How Blockchain Can Re-Invent the Global Supply Chain
After it emerged in 2008, the technology behind the world’s most notorious crypto-currency, Bitcoin, held court on the fringes, attracting attention mostly from startups and the financial services sector. However, it has recently started to receive a lot of attention as companies gradually realize it could be valuable for many other things besides tracking payments pmon.
Simply put, a blockchain is a distributed ledger that sorts transactions into blocks. Each block is chained to the one before it, using sophisticated math, all the way back to the first transaction. Entries are permanent, transparent, and searchable, which makes it possible for community members to view transaction histories in their entirety. Each update constitutes a new “block”, added to the end of the “chain” – a structure that makes it difficult for anyone to modify the records at a later stage. The ledger allows information to be recorded and shared between large groups of unrelated companies and all members must collectively validate any updates – which is in everyone’s interest.
To date, much attention and money has been spent on financial applications for the technology. However, an equally promising test case lies with global supply chain relationships, whose complexity and diversity of interests pose exactly the kinds of challenges this technology seeks to address.
A simple application of the blockchain paradigm to the supply chain could be to register the transfer of goods on the ledger, as transactions would identify the parties involved, as well as the price, date, location, quality and state of the product and any other information that would be relevant to managing the supply chain. The cryptography-based and immutable nature of the transactions would make it nearly impossible to compromise the ledger.
Now, a slew of startups and corporations are deploying blockchain to re-invent their global supply chain and run their businesses more efficiently:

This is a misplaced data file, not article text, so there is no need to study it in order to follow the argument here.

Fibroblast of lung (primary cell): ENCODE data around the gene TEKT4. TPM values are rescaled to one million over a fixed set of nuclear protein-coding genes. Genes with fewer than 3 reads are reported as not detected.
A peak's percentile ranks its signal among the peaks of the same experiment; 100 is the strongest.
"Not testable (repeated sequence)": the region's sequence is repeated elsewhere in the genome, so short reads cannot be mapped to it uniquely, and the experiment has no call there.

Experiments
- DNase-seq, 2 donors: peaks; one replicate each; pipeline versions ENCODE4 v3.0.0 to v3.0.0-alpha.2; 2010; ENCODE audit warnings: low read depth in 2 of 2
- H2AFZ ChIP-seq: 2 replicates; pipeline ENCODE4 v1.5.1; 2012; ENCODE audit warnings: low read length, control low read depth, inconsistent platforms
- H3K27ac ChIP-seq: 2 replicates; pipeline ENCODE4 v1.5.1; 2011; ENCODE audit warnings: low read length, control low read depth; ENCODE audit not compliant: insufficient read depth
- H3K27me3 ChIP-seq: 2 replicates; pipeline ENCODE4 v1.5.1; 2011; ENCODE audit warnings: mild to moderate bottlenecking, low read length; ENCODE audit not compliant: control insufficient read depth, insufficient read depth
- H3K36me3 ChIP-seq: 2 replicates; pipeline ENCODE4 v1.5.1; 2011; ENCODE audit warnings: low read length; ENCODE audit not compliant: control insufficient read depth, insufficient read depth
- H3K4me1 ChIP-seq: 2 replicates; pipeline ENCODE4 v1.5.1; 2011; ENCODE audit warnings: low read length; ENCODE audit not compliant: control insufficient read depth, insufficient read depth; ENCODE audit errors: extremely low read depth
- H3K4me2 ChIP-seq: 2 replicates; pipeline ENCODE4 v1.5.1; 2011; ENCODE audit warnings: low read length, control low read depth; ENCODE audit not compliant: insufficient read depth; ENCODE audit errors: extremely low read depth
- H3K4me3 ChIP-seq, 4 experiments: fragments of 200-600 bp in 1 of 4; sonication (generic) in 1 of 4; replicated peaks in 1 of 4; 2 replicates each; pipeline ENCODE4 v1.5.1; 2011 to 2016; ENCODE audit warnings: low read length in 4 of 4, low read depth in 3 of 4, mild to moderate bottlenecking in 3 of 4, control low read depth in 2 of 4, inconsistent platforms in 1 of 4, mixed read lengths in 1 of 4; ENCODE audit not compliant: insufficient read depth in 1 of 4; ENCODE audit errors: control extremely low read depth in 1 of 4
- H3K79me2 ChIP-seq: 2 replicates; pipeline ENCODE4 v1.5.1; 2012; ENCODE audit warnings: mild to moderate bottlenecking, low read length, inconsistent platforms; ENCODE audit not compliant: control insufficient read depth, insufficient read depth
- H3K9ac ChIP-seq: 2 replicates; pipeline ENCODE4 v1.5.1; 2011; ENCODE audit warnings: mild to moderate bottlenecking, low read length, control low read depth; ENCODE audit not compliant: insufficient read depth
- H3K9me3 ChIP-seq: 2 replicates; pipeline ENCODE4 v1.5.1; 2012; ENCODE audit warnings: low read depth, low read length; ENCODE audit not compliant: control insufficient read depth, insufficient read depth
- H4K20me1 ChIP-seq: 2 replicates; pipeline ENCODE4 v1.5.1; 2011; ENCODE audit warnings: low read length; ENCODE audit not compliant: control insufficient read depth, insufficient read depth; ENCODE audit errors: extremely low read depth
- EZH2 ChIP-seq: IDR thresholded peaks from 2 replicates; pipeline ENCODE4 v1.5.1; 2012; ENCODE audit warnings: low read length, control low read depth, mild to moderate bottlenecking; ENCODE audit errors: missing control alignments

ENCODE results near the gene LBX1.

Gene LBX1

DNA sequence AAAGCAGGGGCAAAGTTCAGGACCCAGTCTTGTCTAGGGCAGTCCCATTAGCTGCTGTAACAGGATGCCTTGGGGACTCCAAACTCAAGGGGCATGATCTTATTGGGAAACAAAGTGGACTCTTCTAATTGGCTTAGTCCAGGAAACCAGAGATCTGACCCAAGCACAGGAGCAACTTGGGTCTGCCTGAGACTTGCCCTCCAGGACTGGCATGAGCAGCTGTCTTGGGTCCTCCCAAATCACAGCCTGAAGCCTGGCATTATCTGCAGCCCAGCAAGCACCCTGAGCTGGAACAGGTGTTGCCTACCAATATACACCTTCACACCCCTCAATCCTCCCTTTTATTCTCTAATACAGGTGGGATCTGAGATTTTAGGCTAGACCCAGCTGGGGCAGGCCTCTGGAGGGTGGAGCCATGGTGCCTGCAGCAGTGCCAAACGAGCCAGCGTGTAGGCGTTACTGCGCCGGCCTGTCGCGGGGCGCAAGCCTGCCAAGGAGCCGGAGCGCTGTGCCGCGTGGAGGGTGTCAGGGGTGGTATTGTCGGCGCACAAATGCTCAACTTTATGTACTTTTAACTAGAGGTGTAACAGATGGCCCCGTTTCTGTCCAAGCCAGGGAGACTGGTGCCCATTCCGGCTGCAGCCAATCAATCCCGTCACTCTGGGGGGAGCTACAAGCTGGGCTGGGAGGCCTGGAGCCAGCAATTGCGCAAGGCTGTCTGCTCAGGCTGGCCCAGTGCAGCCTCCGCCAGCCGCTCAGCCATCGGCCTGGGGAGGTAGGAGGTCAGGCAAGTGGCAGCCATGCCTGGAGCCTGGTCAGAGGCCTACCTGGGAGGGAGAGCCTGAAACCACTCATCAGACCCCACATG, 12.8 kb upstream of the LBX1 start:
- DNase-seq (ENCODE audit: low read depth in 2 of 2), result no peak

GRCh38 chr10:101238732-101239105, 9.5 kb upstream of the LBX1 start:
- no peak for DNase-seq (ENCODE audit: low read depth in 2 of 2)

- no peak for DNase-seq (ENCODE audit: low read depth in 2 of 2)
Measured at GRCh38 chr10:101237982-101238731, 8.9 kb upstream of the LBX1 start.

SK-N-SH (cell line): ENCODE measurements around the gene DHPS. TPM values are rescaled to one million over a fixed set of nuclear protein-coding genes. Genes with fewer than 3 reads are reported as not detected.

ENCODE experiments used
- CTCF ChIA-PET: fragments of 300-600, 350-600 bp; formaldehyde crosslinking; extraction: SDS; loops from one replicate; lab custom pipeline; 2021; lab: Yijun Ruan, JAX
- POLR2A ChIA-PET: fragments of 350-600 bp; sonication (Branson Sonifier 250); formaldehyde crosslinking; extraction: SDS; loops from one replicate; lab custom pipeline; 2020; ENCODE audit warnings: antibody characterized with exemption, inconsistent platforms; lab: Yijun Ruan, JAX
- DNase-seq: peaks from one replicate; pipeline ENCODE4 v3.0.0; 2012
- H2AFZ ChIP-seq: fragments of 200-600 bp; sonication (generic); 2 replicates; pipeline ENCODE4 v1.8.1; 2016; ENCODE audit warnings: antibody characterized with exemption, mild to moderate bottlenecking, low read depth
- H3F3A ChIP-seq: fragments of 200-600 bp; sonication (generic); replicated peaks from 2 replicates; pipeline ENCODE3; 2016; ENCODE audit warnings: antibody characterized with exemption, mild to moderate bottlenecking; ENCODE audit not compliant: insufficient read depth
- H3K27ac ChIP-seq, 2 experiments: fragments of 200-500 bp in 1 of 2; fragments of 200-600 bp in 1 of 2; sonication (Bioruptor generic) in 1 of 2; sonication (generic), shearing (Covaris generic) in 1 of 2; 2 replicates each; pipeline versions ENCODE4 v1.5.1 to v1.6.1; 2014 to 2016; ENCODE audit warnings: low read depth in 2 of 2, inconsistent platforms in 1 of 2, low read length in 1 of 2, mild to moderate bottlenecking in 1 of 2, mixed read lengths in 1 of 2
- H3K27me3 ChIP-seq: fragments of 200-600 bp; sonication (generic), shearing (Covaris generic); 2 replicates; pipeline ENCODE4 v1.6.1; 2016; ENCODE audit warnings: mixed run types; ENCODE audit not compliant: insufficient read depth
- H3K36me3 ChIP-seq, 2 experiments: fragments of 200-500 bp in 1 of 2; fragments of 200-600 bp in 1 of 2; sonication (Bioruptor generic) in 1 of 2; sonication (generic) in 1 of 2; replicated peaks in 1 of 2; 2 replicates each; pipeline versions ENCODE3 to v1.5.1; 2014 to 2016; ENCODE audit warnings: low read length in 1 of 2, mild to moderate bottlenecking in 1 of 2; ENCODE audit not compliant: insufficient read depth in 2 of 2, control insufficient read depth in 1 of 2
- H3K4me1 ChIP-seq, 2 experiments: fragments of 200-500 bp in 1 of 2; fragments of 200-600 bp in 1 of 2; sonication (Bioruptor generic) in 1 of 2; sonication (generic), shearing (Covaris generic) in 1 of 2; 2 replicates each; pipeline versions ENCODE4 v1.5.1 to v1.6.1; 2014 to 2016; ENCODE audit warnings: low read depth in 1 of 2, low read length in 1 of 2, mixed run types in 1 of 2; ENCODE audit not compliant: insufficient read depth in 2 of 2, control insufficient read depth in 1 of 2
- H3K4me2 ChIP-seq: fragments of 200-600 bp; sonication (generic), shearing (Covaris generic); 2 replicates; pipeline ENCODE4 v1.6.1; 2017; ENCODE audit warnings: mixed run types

1. For Maersk, the world’s largest shipping company, the challenge is not tracking the familiar rectangular shipping containers that sail the world aboard cargo ships. Instead, it is circumnavigating the mountains of paperwork associated with each container. A single container can require stamps and approvals from as many as 30 parties, including customs, tax officials and health authorities, spread across 200 or more interactions. While containers can be loaded on a ship in a matter of minutes, a container can be held up at port for days because a piece of paper goes missing, while the goods inside spoil. The cost of moving and keeping track of all this paperwork often equals the cost of physically moving the container around the world. The system is also rife with fraud as the valuable bill of lading can be tampered with, or copied, letting criminals siphon off goods or circulate counterfeit products, leading to billions of dollars in maritime fraud each year.
Last summer, Maersk has sought cooperation from customs authorities, freight forwarders and the producers that fill the containers. It began running its first trials of a new digital shipping ledger with these partners, for shipping routes between Rotterdam and Newark. After signing off on a document, the customs authorities could immediately upload a copy of it, with a digital signature, so that everyone else involved – including Maersk itself and other government authorities – could see that it was complete. If there were disputes later, everyone could go back to the record and be confident that no one had altered it in the meantime. The cryptography involved also makes it hard for the virtual signatures to be forged.